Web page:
LINGUIST List 4.873

Mon 25 Oct 1993

Sum: That Will Teach You, Addendum to Infixation Summary

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  1. Laurie Bauer, Summary: That will teach you
  2. , Addendum to Infixation Summary

Message 1: Summary: That will teach you

Date: Fri, 22 Oct 1993 11:03:19 Summary: That will teach you
From: Laurie Bauer <>
Subject: Summary: That will teach you

A couple of weeks ago I posted a note on the construction 'That will teach
X (not) to Y', in which I queried whether there was a polarity switch here
(if you teach then not to Y, you want them to Y) and whether the
construction was simply idiomatic and thus uninteresting synchronically
(though possibly interesting diachronically).

Thanks to the large numbers of people who replied either to the net or
direct to me with various suggestions and observations: (Arkady Borkovsky)
David Denison <> (Deborah Milam Berkley) (Steven Schaufele)
James Magnuson <>
jtomeiOREGON.UOREGON.EDU (Joseph George Tomei)
"Luuk Lagerwerf" <>
Paul T Kershaw <> (Richard Coates) (ursula.doleschal)
(I hope I haven't missed anyone).

1: Is the construction idiomatic?
Possibly, but that explanation starts to look weak given that the same
construction can be found in at least Dutch, German, French, Russian,
Ukranian and Bulgarian. While common idioms are possible (someone cites
'Take the bull by the horns'), I think that an alternative explanation
would be preferable under these circumstances. Note, though, that all the
languages cited are Indo-European. Nobody provided similar data from
non-I-E languages.
On the other hand, while 'That will show him!' was cited as parallel, we
cannot (can we?) have the same reading with 'That will indicate to him!',
'That will demonstrate to you!', so there are restrictions on appropriate
verbs, and that looks idiomatic.
2: Is it a matter of irony?
Several people suggested this. We may need to distinguish between ironical
in origin and being used ironically today. This solution stills runs into
the problem that so many languages show the same pattern (unless its
origins lie way back in Proto-I-E). Would so many languages show irony in
precisely the same place?
3: Are there other similar constructions?
There are various suggestions here. (1) I really miss having a phonologist
around the house. versus I really miss not having a phonologist around the
house. "Don't shout more than you can help." (2) German 'Vorsicht dass du
nicht faellst' and Spanish 'Cuidado que te caigas' (Be careful (not) to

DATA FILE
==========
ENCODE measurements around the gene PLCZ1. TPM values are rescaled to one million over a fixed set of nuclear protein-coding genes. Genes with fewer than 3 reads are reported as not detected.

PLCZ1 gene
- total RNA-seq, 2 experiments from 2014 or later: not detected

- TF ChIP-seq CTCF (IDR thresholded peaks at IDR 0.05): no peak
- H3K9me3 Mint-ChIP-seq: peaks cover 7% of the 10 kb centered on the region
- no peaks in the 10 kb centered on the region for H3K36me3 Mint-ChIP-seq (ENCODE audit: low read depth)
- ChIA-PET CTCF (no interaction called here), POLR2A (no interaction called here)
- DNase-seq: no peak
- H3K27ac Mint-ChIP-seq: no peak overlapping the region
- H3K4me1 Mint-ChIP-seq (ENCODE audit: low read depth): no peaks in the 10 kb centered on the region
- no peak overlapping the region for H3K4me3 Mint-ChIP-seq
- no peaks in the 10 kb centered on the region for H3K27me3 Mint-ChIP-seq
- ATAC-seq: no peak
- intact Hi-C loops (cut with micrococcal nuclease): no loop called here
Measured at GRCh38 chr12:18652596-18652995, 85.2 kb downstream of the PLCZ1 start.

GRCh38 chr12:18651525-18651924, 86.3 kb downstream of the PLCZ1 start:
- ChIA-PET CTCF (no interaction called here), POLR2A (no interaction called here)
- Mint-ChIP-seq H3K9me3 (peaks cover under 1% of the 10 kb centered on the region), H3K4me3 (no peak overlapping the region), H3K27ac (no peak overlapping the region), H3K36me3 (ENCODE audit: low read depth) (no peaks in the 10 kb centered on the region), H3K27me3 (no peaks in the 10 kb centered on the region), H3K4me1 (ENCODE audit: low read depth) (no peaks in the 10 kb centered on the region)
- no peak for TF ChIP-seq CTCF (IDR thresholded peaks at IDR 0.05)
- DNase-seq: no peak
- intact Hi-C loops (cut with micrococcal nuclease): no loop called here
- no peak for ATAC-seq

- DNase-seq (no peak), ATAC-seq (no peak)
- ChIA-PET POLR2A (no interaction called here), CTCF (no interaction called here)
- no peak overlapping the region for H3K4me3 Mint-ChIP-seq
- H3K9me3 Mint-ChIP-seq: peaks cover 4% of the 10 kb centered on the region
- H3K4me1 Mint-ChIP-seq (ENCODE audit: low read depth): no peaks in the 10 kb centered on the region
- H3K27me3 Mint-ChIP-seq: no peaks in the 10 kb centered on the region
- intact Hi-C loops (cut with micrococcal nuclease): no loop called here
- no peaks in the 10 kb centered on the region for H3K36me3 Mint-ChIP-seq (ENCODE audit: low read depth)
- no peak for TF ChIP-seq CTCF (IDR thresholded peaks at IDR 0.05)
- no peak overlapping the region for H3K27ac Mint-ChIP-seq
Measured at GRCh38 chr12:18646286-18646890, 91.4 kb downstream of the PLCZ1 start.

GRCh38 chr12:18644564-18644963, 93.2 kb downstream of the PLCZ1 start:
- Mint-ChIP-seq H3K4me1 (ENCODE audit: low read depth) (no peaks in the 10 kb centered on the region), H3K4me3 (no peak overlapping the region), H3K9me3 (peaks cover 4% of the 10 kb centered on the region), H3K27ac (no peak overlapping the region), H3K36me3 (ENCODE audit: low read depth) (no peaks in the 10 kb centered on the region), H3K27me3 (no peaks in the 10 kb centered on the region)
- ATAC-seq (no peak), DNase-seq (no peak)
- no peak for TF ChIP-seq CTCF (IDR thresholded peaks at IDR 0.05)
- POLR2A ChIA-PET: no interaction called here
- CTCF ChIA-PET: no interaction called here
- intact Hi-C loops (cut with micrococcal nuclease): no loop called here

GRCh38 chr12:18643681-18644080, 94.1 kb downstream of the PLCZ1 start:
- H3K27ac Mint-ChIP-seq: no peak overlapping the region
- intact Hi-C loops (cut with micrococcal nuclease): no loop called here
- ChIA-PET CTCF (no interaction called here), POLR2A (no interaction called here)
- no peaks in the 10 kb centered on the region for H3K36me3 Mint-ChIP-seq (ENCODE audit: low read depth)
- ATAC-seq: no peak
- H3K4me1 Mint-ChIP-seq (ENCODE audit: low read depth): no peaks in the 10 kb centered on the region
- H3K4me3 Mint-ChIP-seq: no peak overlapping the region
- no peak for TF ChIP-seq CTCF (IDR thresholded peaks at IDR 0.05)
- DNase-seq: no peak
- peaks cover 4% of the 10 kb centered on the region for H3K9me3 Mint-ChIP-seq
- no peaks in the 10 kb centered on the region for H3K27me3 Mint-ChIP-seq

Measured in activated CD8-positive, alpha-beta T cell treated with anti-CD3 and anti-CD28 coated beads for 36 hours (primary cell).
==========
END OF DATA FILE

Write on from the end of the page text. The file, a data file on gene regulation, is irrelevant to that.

fall down) (3) German 'Lebensgefahr' and French 'danger de mort'. (4) I
couldn't care less! versus I could care less! (5) I really miss not having
a car (any more).(6) You will excuse my being so much overpowered. (Jane
Austen) (7) You're a fine one to talk! [I'm less convinced this is parallel
-- the irony is very overt here, LB] (8) a (fat) lot of good THAT'll do
[same comment, LB]. Precisely which of these count as parallel depends
upon your attitude to the original construction, but there are at least
some other possibilities.
4: Is the intonation special?
THAT will teach you not to come versus That will teach you not to COME. I
think I can have either reading with either pattern, but the former is more
common and for some people seems to be the only one for the 'ironical'
5: Can this be interpreted straight-forwardly without appeal to idiom,
polarity switch, irony or anything else?
Some people suggested this, most clearly Paul Kershaw in his message to the
net, LINGUIST List: Vol-4-844. I won't try to summarise that here.
Thanks to everyone. Hope the summary is useful.
Department of Linguistics, Victoria University, PO Box 600, Wellington, New
Ph: +64 4 472 1000 x 8800 Fax: +64 4 471 2070
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Message 2: Addendum to Infixation Summary

Date: Sun, 24 Oct 93 16:13:14 EDAddendum to Infixation Summary
From: <>
Subject: Addendum to Infixation Summary

I somehow completely omitted to mention that David Stampe
(and now also Peter Salus) point out that the fan-bloody-tastic
pattern (where different dialects use different items for bloody)
is an example of infixation arising by some route other than
those suggested in my summary (metathesis or reanalysis of
parts of a suffix or prefix chain).
Does anybody know of any other such examples?
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